Date of Award


Publication Type

Master Thesis

Degree Name



Biological Sciences

First Advisor

Jerome Cohen


Biological sciences, Psychology, Foraging, Nonspatial cues, Rats, Spatial cues, Workingmemory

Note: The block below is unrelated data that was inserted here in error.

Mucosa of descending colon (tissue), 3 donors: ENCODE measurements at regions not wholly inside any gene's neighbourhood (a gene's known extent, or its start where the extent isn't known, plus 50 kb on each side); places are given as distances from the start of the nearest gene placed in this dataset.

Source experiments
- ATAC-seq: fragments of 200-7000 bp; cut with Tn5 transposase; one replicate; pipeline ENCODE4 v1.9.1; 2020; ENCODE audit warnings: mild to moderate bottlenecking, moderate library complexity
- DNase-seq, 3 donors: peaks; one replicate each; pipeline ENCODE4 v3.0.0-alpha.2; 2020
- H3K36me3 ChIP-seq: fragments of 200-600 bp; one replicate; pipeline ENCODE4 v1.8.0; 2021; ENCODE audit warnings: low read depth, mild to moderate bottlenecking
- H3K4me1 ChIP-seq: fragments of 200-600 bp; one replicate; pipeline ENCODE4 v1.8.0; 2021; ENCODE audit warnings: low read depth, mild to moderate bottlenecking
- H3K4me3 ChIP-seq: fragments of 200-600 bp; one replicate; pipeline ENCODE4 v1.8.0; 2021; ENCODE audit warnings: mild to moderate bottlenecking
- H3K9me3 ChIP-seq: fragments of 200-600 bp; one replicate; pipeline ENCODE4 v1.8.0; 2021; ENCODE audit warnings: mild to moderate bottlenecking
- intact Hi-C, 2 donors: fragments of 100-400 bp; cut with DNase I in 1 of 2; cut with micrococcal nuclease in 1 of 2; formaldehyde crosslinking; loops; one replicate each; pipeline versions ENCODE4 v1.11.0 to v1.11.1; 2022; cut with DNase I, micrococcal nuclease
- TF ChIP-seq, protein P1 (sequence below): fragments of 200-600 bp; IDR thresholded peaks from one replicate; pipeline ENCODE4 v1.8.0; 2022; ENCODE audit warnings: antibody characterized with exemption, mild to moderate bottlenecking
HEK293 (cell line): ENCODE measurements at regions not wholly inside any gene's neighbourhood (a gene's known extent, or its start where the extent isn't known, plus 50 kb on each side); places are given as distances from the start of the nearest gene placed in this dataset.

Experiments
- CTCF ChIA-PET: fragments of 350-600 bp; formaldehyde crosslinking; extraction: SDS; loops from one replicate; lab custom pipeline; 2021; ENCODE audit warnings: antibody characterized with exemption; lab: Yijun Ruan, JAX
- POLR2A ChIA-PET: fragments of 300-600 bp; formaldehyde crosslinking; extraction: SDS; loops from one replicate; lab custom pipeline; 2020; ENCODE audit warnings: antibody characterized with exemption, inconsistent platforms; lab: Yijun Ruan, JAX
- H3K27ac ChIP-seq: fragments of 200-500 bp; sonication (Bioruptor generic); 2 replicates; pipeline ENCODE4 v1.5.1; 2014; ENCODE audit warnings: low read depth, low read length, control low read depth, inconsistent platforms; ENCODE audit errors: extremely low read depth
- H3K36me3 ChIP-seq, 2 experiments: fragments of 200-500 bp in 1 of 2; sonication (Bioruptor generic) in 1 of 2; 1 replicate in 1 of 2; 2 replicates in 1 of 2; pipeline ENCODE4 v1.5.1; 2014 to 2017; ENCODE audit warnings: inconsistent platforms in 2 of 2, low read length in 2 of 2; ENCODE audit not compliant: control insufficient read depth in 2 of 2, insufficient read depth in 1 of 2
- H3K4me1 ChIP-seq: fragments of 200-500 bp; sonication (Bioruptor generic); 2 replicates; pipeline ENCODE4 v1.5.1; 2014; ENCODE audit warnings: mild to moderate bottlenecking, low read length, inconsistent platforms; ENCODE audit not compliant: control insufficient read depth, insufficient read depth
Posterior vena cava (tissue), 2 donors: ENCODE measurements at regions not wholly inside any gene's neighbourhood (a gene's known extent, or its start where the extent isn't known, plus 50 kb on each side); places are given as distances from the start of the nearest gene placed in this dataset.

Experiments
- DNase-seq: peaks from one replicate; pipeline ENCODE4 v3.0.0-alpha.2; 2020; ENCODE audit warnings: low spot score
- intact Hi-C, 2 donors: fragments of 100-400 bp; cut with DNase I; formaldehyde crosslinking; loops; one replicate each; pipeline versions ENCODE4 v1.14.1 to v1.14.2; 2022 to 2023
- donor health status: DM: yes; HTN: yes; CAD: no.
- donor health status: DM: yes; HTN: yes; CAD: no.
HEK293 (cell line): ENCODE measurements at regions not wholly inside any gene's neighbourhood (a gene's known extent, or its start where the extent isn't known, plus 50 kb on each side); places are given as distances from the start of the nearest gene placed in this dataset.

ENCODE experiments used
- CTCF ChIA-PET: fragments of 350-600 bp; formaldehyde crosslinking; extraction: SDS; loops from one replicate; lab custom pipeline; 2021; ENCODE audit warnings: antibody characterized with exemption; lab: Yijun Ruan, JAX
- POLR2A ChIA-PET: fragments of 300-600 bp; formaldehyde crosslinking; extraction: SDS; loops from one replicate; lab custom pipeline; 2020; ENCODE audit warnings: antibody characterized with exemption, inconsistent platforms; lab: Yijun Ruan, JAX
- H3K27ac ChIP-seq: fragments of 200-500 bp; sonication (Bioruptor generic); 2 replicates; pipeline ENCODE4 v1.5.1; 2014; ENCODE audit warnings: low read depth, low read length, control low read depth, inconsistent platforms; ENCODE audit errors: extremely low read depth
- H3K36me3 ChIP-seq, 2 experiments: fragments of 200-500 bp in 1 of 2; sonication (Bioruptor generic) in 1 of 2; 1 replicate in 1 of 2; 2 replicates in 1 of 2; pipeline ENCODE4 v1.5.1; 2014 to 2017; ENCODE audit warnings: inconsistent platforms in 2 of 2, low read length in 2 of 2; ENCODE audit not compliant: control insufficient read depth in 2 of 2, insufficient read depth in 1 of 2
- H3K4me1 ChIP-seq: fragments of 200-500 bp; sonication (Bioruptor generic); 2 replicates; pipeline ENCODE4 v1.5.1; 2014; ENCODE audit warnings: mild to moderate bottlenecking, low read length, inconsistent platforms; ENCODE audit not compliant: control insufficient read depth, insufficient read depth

Animals use various spatial and non-spatial cues when navigating the environment. They can use spatial cues such as a landmark's local position, global position and orientation, or they can use a landmark's non-spatial featural information. The objectives of this thesis were: 1) to determine the conditions under which rats process information separately or simultaneously; 2) to determine how rats process stimuli when previously fixed information becomes more variable; 3) to determine whether animals can use spatial information when a previously encoded non-spatial cue is occasionally eliminated. The results obtained from this research suggest that rats use two different types of processing as a function of variability of redundant information. Moreover, changes within trials were only disruptive for animals that encountered information that had not varied between trials. However, with continued exposure to within-trial changes, these animals' accuracy increased to levels comparable to animals presented with information that varied between trials.